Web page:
13. So
    With this being said,
    🤔
    Diapers, condoms, tampons, sanitary napkins, and styrofoam is still used today.
    🙄
    * Bloodwork with silver needles keeps going.
    * Cigarettes keep being made.
    * Not every place did away with plastic straws yet.
    * Bullets and guns are still being sold and used too.
    Everyone wants to keep a gun, but recycle that plastic! 😡
    * NASA keeps using rocket fuel.
    New York Times isn't thinking yet.. 🤪
    You need more time to make a story, I guess.
    Oh and um, how much paper is used to make a newspaper to be tossed away on a daily basis?
    🗞📰📄📜📃
    Honestly, let's try more stuff to make us feel guilty shall we?!
    Truth! 🧐

  14. Not having kids is the single biggest reduction in your carbon footprint… stop reproducing you egotistical morons.

  15. You posed a problem, but offered no solutions. Where are we going to recycle our trash? Who is going to build recycling plants to take it, where will they be? Shouldn’t each community have some type of recycling/sorting facility? Maybe a composting station could be combined for easier community access. Maybe the composting station is really a chicken farm also, where the animals do the bulk of the work. There may be many solutions to discuss

  16. Sure keep telling us to recycle ( i still do btw) but gigantic floating plastic islands in the pacific don't develop from people tossing their water bottles. Thats criminals, plain and simple, dumping it mid transit and collecting the pay cheque to recycle.

  17. Theres is so much ignorance. Knowledge needs to begin in elementary schools!!

  18. You mean the free market fails not to lie to the consumers, and Alt-Reichs bark at you for being unpatriotic for questioning corporations' blatant lies?

  19. Thank you for this! So many great and useful information! I can't wait for "The Story of Plastic" to come out, I was lucky enough to see a preview and it's mindblowing! Trailer here: https://www.youtube.com/watch?v=krhZmrDVv_k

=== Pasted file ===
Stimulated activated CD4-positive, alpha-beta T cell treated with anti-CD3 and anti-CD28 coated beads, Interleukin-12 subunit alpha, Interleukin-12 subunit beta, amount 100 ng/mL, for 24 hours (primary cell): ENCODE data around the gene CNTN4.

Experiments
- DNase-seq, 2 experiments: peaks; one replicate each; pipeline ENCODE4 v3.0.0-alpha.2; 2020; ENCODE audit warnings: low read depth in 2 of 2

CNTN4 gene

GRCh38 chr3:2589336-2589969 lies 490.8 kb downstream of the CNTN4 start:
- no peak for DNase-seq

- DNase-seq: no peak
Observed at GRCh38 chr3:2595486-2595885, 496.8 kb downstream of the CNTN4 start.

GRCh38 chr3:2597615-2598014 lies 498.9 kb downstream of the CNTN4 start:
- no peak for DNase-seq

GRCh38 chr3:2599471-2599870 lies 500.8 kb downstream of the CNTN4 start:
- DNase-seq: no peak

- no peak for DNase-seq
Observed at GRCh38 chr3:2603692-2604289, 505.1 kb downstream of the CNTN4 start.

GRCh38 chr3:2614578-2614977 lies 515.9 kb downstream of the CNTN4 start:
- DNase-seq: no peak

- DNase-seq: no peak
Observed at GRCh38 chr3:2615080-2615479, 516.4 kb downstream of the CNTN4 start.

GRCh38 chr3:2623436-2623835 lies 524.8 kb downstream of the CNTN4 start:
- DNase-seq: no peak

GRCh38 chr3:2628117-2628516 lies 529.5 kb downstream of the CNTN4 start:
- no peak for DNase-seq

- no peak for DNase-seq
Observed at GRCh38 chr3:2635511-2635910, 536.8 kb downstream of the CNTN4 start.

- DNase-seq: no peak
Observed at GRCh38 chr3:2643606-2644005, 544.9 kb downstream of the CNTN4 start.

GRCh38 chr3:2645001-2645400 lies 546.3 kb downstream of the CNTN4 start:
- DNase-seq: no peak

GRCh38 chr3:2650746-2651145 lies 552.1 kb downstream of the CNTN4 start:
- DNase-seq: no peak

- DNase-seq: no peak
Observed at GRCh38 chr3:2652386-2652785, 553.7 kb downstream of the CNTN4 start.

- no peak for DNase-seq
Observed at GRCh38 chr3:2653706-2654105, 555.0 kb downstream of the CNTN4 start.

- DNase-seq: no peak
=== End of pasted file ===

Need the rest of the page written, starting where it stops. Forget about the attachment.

20. this is why i try to avoid buying anything with plastic packaging . i assume anything i consume will not be recycled so i opt for biodegradable packaging

  21. people should be allowed to turn plastic garbage into cash or currency of some sort and it will get cleaned up and collected like coal or gold or silver and copper

  22. Eugene Oregon! Ha, I never hear my city in something from the east coast! Anyway, yeah, everyone needs to use a lot less plastic. I've been avoiding clamshells as much as I can, for example.

  23. Wastebot is releasing a desktop scale plastic recycling technology in the new year. It recycles soft plastics #2,4,5,6, ABS.
    Currently piloting an online STEM course.
    It costs about what a good 3D printer costs. Not a solution for everyone, but a good start. Www.wastebot.com

  24. We buy garbage from China
    They buy garbage from us.

    It was a perfect relationship,
    till now. Thanks a lot, China!

  25. If barely 8% is used to recycle. Why are we wasting our time paying for recycling taxes when we buy Sodas.

  26. Thanks NYT for this video! All, take it a step further – reduce your use of single-use plastics! Bring your cups, bring utensils, stop supporting Amazon and GO to the store!

    But in all seriousness, it also stinks to have the burden fall on the consumer. Corporations need to be liable for more of their wasteful actions. I’m glad that more and more folks are realizing that recycling is mostly a myth. If anyone has ways to pressure corporations to clean – no pun intended – their act, I’d love to hear about them.

  27. There is a recycling center on my block. Lines of people wait to cash in their bags of recyclables. They empty of the contents and leave the bottle caps all over the sidewalk, which just ends up in the rivers after it rains.. It's heinous. They only do it for a buck which is usually just spent of booze or lotto tickets. Seems pretty pointless to allow this to continue, sad as it is to say.